This can all be very confusing, but if you don’t have a basic understanding, you might actually be very disappointed with your work when you go to print.
Following is short “tutorial” that had been posted on the Digital Scrapbook Place website. I can’t credit the author because none is listed. I hope you find it helpful.
Tutorial: DPI- PPI – what does it all mean???
You often hear people talking about how important DPI is in scrapbooking – You hear people saying – oooooooh thats got to be 200 DPI or its no good – – What ARE they talking about?
Actually they are talking about PPI – the correct terminology for the type of graphics we are using on screen is Pixels Per Inch . DPI or dots per inch refer to the printing or scanning process only and not to the process of element creation at all.
Pixels per inch is exactly what the term sounds like – the number of pixels an image contains per inch.
Each image is made up of tiny rectangles – known as a pixel- – the density of those pixels per inch is known as the PPI.
Here at DSP we create our Elements to be printed at 200PPI therefore a 12 inch by 12 inch background will be 2400 pixels across 2400 pixels down.
If we were to tell the printer to print this image at 8 inches by 8 inches – the pixels would be shrunk and each inch would now contain 300 pixels ( so you could say the image is now 300 ppi.)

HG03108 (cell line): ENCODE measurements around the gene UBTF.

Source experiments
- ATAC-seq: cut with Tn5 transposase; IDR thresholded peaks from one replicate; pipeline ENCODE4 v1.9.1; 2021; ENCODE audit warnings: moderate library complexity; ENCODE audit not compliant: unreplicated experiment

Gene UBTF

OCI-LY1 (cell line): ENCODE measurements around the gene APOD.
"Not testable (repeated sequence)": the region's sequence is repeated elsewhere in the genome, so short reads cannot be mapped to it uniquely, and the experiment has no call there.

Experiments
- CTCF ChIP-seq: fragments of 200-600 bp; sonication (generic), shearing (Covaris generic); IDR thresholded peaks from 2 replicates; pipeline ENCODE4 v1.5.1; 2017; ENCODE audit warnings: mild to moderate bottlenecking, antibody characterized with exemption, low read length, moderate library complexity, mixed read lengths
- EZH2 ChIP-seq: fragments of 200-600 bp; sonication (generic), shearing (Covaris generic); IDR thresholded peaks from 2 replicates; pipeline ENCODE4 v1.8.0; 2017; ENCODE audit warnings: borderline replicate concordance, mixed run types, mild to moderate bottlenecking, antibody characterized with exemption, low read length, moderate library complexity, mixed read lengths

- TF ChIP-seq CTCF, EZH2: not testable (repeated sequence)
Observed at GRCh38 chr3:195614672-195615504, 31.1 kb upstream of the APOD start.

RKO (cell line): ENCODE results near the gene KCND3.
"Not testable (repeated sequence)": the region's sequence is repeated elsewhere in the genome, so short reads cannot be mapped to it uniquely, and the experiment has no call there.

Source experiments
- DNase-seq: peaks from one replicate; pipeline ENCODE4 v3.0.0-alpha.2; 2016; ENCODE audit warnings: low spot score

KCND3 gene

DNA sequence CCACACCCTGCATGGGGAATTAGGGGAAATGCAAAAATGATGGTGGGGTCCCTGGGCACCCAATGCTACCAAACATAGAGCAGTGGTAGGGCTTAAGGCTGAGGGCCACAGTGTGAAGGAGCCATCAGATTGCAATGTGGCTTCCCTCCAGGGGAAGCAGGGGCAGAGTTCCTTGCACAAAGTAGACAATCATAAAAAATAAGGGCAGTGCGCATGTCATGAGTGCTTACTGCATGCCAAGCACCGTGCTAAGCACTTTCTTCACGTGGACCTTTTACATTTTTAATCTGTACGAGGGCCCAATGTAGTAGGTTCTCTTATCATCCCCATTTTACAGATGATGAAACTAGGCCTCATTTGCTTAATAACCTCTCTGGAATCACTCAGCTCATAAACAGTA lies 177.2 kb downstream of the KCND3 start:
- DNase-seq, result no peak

If we were to tell the printer to print the image at 2 feet by 2 feet – the pixels would be enlarged – and each inch would now contain only 150 pixels.
BUT the original image is still 2400 pixels by 2400 pixels. – you see it doesn’t matter what the PPI says – – the image itself still has the same number of pixels.
The quality issues arise when you take an image and stretch those pixels out too far – so that you can see each pixel rather than them blending together.
Each image editor is different – Often they will open an image and the information will say that the image is a certain number of pixels and the resolution is 72 ppi
this may be the default setting that this image editor opens all image at. Other image editors open images at the resolution that the image was created .
It really doesnt matter – it is the number of pixels contained in the image that is important –
Here is an example
below in figure one is an element – it is 300 pixels by 300 pixels and my image editor says it is 200 dpi – it says that it is 1.5 inches by 1.5 inches.
In figure 2, I have placed my element on a new canvas for my scrapbook page which I have made 12 inches square at 200ppi
Figure 3 shows another element – it is also 300 pixels by 300 pixels but the image editor shows it to be 72ppi
Note also that it says the image is 4.167 inches
Now I will place this same image on my canvas
Notice that both images are identical -!!!!
It is really the number of pixels contained in an image that is the important factor .